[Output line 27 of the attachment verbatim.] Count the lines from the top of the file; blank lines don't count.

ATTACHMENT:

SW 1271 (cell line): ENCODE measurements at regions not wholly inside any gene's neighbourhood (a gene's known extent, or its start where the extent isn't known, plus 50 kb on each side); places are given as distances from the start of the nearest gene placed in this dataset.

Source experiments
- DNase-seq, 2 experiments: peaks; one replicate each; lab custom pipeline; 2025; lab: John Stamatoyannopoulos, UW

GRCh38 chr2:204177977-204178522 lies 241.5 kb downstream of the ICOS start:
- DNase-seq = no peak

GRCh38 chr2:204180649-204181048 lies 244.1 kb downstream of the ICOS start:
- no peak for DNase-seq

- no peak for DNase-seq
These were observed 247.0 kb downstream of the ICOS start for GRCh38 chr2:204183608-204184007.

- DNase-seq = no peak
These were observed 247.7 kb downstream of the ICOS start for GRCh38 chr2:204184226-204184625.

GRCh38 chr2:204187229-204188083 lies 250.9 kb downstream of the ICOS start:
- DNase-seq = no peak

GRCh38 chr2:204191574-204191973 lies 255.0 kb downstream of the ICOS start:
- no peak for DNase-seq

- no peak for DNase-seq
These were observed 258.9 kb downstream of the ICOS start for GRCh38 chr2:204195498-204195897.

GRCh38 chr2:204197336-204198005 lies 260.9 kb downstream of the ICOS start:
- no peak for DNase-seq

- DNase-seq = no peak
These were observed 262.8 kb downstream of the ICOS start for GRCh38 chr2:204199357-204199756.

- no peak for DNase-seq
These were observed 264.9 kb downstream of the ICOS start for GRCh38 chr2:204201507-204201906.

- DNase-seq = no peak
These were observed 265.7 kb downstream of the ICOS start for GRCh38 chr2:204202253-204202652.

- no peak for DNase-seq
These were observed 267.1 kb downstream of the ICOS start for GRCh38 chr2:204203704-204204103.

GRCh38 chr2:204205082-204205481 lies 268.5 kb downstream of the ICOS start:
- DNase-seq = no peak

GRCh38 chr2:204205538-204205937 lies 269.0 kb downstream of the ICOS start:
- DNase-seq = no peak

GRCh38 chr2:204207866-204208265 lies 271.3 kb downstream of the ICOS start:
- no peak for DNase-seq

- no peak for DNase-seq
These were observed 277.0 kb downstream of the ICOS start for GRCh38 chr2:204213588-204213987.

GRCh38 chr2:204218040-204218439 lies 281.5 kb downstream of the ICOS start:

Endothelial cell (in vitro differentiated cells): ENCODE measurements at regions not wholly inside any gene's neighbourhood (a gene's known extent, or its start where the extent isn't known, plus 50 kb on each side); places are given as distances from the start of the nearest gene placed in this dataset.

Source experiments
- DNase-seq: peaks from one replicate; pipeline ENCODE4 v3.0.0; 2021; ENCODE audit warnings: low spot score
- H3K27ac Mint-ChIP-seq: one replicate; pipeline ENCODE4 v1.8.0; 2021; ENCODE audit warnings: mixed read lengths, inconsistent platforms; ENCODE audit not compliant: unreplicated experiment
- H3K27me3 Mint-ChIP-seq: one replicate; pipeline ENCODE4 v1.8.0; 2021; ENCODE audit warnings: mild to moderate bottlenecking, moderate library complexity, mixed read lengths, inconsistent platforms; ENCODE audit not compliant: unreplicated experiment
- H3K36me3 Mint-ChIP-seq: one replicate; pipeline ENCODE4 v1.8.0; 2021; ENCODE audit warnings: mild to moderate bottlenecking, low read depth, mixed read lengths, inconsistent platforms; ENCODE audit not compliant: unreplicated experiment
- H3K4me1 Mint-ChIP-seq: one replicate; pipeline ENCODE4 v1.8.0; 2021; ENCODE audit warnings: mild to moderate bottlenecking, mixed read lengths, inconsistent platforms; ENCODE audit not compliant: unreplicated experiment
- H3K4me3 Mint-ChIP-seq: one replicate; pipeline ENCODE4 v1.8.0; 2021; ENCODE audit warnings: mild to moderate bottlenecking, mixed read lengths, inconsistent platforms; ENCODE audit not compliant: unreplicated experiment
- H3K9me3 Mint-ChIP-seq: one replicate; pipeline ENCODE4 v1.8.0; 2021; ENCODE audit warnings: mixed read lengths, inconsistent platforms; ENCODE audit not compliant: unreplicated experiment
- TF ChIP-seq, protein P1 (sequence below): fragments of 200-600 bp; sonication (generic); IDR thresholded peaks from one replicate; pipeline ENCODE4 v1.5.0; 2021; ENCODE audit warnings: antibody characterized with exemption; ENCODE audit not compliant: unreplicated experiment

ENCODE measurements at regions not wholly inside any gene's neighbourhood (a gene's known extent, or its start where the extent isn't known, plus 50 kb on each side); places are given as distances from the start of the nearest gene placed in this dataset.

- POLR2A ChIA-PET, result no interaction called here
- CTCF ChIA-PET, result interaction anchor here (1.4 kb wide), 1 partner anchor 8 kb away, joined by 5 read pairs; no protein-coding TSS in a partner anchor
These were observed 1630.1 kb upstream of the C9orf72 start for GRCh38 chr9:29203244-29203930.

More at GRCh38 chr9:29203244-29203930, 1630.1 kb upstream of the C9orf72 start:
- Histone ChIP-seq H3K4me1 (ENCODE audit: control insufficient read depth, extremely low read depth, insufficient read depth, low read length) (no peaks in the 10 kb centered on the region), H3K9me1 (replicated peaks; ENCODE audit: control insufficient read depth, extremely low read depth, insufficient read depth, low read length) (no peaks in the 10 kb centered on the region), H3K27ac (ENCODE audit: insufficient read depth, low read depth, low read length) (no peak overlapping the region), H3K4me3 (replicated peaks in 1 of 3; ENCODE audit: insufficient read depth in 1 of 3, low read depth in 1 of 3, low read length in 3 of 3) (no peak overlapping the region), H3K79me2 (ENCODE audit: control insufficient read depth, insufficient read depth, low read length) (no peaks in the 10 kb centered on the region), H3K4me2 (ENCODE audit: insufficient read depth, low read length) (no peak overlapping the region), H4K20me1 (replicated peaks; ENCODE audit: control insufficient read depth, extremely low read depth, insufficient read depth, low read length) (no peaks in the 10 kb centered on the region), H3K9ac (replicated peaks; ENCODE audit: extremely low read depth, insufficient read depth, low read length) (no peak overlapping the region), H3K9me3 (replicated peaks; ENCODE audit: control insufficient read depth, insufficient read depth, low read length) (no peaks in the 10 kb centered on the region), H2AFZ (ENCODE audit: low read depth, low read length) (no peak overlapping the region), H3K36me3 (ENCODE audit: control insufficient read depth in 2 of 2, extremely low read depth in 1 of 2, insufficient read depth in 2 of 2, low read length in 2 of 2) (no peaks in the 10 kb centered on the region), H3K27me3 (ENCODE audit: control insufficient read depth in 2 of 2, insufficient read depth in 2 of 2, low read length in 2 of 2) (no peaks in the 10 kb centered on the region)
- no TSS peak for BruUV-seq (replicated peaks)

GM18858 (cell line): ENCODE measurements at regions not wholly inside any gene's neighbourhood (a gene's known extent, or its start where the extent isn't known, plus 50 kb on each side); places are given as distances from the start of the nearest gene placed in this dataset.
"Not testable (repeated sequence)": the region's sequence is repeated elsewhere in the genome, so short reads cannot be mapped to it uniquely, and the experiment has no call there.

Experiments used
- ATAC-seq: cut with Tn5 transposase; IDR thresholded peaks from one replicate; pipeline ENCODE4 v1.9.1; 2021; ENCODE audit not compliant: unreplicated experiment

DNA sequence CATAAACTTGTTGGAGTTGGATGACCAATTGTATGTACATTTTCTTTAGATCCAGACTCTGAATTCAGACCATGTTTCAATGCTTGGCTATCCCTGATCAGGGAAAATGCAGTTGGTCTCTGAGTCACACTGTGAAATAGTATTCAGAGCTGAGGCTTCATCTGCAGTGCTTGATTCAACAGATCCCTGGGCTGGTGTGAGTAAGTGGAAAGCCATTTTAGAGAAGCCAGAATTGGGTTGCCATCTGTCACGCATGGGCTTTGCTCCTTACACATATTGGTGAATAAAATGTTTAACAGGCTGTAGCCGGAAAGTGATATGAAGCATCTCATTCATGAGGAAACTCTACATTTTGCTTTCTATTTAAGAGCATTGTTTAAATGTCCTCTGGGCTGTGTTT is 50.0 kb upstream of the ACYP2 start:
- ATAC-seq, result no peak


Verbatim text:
These were observed 267.1 kb downstream of the ICOS start for GRCh38 chr2:204203704-204204103.